The laser 264 generates a heat inducing laser beam 265 that is configured to adjust the dimensions of at least one support 225 in a predictable or measurable manner upon contact. For example, if a WDM test signal is sent into the interleaver device, and the resulting channels in the first and second output signals 245, 247 are accurately deinterleaved, the detector 250 detects the optical characteristics of the output signals 245, 247 and transmit this information over a data link to the laser system 260. The computer device 262 within the laser system 260 then interprets the data generated by the detector 250 to determine if an error or aberration is present in the output signal indicating a misalignment of the interleaver device. If an error or aberration is present, the computer device 262 then determines if the error is attributable to the spacing or angular relation between the two portions of the laterally divided housing 210, 230. If this is the case, the computer device 262 determines which of the supports 225 need to be adjusted in order to properly calibrate the interleaver device. The computer device 262 subsequently determines how much each support must be adjusted to properly calibrate the interleaver device or, in the alternative, monitors the output of the interleaver as the adjustment is being made to determine when the support has been appropriately adjusted.
This information is used by the positioning system 263 to control the laser 264 and to cause the laser 264, as necessary, to transmit a heat inducing laser beam 265 upon the particular supports 225 for a finite amount of time. This form of manipulation of the dimensions of the supports 225 can be used to precisely align the two lateral portions 210, 230 of the laterally divided housing with three degrees of freedom, including linear translation substantially along the longitudinal axis of the housing and angular rotation about two perpendicular axes of rotation that are orthogonal with respect to the longitudinal axis of the housing 210.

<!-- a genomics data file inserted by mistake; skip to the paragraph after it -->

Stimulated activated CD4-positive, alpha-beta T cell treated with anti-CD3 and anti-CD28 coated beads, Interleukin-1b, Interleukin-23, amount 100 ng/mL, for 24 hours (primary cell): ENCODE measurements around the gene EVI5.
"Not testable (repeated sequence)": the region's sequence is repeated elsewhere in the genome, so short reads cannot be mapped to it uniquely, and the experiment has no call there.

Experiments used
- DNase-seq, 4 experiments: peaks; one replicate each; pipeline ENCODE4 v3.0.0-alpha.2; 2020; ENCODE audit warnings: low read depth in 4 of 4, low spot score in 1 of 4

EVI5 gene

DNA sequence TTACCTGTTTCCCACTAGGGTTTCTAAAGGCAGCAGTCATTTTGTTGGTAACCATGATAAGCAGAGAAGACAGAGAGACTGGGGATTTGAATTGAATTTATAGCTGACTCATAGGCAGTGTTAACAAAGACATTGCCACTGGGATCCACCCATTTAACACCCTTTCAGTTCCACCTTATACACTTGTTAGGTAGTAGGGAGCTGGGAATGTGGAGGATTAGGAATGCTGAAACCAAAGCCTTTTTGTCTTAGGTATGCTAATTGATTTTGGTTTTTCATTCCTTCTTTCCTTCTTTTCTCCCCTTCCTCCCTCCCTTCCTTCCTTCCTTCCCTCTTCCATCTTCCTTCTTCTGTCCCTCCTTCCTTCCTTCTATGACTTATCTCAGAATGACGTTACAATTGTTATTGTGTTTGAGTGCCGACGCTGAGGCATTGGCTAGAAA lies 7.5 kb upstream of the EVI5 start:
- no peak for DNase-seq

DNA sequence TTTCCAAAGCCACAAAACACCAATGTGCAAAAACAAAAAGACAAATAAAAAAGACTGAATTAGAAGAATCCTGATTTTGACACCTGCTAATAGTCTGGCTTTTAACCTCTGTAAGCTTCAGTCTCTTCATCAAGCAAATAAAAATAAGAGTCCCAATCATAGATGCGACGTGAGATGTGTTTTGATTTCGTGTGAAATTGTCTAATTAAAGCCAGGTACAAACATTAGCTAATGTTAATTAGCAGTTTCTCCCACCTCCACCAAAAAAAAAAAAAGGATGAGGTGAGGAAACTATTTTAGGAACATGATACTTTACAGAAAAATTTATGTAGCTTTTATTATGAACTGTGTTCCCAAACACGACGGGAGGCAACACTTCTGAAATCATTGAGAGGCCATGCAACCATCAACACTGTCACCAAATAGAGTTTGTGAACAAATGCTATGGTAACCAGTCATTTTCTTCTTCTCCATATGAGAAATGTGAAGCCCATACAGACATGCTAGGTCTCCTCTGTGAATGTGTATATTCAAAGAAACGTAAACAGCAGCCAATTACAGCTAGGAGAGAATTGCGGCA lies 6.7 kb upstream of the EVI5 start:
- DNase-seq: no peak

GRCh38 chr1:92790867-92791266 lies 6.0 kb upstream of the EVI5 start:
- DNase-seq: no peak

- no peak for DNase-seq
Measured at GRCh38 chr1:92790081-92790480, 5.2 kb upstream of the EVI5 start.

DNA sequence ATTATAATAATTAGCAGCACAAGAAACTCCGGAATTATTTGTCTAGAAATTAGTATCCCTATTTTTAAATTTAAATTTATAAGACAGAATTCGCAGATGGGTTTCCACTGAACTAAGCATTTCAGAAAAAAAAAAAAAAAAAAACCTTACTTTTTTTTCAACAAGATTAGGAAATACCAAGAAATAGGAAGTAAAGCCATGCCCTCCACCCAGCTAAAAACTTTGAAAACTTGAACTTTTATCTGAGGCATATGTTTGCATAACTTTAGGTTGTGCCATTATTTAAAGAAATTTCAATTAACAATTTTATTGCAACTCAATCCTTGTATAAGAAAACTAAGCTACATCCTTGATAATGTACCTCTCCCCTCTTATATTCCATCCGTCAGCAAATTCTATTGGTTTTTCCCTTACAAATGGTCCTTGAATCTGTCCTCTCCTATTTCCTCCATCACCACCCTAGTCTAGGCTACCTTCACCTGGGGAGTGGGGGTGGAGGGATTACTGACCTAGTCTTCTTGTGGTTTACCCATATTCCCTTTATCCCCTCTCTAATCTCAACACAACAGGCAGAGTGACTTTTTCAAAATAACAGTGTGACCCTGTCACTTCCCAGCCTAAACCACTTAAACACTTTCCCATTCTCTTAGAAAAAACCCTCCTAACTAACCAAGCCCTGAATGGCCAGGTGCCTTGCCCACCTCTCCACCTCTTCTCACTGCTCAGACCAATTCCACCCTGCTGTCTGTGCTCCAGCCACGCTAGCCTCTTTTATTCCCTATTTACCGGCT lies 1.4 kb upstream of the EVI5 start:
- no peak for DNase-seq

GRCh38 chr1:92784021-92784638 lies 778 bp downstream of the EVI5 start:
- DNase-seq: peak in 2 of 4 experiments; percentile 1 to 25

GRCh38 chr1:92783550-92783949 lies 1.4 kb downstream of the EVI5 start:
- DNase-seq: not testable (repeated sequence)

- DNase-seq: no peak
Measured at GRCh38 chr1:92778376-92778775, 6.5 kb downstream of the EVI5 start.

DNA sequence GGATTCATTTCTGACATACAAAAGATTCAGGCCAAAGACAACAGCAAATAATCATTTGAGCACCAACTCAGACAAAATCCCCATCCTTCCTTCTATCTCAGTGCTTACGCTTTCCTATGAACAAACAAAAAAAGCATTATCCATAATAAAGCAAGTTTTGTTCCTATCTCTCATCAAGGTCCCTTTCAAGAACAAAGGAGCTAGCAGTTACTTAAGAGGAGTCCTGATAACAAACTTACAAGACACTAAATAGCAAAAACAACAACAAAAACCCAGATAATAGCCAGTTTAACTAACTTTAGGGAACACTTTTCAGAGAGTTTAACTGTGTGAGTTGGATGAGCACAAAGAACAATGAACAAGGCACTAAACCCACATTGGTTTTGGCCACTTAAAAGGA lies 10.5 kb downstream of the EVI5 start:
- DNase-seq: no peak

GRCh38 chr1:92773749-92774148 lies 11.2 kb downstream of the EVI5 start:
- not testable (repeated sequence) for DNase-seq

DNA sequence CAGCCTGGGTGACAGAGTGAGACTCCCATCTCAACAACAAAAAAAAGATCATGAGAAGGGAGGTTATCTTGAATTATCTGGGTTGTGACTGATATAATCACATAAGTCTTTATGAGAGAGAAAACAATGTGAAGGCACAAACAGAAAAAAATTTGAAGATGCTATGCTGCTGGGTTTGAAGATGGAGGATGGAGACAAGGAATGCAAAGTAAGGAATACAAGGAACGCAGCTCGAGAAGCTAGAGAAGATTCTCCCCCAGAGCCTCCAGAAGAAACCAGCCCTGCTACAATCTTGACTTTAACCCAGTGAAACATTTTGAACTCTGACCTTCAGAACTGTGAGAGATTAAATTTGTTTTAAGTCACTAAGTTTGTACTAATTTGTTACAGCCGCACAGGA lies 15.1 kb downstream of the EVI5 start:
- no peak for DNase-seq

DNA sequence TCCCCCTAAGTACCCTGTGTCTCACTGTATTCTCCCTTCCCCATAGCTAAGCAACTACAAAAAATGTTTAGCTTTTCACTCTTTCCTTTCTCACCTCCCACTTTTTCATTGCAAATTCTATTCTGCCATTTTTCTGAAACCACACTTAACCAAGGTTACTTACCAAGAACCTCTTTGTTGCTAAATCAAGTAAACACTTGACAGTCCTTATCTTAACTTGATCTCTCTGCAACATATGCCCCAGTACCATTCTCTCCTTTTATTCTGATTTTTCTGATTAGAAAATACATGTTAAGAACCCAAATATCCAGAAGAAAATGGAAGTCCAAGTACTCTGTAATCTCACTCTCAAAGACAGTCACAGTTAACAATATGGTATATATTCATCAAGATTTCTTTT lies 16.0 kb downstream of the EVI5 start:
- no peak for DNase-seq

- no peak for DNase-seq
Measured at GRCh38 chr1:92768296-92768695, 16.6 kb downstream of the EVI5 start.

The calibration system can also be used to periodically recalibrate an interleaver device that is in use in an optical data network. Over the lifetime of an optical component, periodic changes can occur in the output. This is usually attributable to drift characteristics associated with degradation of materials. The calibration system described in reference to
The present invention may be embodied in other specific forms without departing from its spirit or essential characteristics. The described embodiments are to be considered in all respects only as illustrative and not restrictive. The scope of the invention is, therefore, indicated by the appended claims rather than by the foregoing description. All changes which come within the meaning and range of equivalency of the claims are to be embraced within their scope.
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|Citing Patent||Filing date||Publication date||Applicant||Title|
|US8218915||Sep 16, 2009||Jul 10, 2012||Finisar Corporation||Asymmetrical interleaver and deinterleaver|
|US20110064406 *||Mar 17, 2011||Finisar Corporation||Asymmetrical interleaver and deinterleaver|
|US20110069959 *||Sep 23, 2009||Mar 24, 2011||Finisar Corporation||Optical interleaver and deinterleaver|
|U.S. Classification||356/450, 356/519, 359/618|
|International Classification||G01B9/02, H04J14/02|
|Apr 2, 2004||AS||Assignment|
Owner name: FINISAR CORPORATION, CALIFORNIA
Free format text: ASSIGNMENT OF ASSIGNORS INTEREST;ASSIGNORS:WANG, STEVE;ZHANG, YIN;SHI, MING;AND OTHERS;REEL/FRAME:015183/0853;SIGNING DATES FROM 20040308 TO 20040329
|Nov 9, 2009||FPAY||Fee payment|
Year of fee payment: 4
|Nov 12, 2013||FPAY||Fee payment|